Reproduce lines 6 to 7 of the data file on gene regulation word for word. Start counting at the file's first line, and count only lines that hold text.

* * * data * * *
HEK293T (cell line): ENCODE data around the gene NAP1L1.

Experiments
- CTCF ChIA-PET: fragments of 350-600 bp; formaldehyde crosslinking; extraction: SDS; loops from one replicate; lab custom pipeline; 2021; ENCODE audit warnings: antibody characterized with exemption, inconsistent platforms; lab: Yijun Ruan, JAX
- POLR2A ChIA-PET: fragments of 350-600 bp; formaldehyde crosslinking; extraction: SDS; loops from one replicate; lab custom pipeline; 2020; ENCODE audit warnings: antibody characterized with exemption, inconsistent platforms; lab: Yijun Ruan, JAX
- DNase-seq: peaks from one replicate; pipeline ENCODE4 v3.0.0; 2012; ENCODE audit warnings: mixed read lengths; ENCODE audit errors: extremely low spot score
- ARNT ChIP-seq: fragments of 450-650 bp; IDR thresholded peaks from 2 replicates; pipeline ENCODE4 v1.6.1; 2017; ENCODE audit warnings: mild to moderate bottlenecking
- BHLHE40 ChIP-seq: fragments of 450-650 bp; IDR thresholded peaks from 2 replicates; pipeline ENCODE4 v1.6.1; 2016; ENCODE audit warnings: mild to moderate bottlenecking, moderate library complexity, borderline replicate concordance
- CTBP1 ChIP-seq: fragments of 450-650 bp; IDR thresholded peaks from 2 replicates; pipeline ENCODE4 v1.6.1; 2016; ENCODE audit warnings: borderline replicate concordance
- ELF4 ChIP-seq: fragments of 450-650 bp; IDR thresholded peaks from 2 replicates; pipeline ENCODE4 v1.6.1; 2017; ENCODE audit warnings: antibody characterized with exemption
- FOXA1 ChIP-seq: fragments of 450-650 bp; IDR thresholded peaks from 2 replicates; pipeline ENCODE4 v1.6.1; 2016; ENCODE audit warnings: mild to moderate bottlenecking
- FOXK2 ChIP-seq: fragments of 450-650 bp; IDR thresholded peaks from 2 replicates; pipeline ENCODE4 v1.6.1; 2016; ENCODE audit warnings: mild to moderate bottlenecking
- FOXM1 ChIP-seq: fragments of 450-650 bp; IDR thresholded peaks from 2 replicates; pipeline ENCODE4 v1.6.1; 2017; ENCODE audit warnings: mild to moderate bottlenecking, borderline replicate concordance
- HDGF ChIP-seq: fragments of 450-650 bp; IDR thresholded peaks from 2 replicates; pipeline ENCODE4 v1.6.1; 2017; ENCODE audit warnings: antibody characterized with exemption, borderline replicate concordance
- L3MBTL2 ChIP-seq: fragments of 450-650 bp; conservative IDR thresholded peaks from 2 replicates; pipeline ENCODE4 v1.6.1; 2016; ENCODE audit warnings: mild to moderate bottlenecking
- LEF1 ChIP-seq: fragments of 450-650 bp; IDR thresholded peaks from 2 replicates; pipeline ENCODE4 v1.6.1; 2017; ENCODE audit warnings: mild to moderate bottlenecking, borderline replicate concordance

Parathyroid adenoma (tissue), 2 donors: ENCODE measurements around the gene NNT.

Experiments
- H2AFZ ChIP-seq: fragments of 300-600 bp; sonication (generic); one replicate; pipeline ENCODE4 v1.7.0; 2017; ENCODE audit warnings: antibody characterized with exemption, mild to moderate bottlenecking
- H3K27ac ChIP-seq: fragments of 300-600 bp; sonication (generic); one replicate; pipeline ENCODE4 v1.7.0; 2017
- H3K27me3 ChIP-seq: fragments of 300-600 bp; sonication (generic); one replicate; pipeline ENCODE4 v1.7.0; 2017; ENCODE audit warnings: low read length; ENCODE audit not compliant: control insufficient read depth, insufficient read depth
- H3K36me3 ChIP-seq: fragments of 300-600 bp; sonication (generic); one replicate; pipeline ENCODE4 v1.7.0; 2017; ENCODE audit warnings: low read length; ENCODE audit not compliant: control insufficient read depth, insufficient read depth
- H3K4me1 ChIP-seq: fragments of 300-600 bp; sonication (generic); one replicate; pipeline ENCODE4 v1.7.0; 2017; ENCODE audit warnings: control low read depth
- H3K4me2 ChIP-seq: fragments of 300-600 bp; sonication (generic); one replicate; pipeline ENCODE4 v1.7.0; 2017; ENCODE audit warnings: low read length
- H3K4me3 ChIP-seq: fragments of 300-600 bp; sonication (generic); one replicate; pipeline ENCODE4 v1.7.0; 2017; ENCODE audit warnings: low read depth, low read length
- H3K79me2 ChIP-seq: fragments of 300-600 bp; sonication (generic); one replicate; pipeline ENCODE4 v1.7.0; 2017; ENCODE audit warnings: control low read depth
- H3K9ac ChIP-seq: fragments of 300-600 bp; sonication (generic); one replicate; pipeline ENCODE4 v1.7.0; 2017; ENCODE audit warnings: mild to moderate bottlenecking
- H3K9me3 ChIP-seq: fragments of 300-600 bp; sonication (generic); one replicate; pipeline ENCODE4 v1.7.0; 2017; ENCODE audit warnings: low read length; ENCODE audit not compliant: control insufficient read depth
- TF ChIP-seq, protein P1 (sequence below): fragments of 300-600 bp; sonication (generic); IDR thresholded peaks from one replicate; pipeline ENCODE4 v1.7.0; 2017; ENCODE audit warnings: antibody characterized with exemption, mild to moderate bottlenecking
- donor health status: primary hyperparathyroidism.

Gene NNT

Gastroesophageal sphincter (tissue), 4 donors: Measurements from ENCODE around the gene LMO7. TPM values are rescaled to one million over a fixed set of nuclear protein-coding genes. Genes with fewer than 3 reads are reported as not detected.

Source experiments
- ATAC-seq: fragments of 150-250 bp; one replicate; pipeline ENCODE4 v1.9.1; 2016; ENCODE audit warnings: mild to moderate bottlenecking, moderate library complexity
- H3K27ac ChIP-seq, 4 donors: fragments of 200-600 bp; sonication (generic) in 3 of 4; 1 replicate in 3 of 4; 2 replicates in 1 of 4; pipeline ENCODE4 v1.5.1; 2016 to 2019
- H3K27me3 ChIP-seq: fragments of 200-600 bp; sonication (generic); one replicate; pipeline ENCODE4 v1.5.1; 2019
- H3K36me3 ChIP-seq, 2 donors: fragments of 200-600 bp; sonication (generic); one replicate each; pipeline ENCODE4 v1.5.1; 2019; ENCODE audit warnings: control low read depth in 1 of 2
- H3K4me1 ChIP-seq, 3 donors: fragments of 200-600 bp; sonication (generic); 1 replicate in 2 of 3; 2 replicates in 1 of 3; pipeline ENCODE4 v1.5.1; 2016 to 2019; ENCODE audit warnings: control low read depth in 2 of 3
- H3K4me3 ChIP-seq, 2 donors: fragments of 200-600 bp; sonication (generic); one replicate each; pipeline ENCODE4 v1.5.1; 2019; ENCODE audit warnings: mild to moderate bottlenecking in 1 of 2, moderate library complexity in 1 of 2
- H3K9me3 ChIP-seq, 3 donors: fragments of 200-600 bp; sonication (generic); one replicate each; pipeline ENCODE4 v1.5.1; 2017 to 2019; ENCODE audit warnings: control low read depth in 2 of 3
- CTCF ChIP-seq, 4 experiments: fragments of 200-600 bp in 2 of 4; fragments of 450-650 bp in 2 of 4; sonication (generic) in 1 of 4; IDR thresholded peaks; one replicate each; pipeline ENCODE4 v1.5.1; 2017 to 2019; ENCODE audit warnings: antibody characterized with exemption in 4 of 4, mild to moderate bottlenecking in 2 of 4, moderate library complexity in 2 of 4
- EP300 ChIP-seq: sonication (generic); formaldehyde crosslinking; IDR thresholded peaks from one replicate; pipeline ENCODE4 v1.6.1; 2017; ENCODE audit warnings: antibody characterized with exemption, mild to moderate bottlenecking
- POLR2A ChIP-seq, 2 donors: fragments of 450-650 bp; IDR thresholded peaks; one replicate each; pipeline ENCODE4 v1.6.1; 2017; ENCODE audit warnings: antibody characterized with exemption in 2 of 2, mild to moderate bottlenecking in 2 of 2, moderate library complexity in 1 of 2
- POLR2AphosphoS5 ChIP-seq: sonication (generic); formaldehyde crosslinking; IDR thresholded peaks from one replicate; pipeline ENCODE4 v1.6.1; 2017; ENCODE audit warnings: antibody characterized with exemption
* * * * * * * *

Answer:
- ARNT ChIP-seq: fragments of 450-650 bp; IDR thresholded peaks from 2 replicates; pipeline ENCODE4 v1.6.1; 2017; ENCODE audit warnings: mild to moderate bottlenecking
- BHLHE40 ChIP-seq: fragments of 450-650 bp; IDR thresholded peaks from 2 replicates; pipeline ENCODE4 v1.6.1; 2016; ENCODE audit warnings: mild to moderate bottlenecking, moderate library complexity, borderline replicate concordance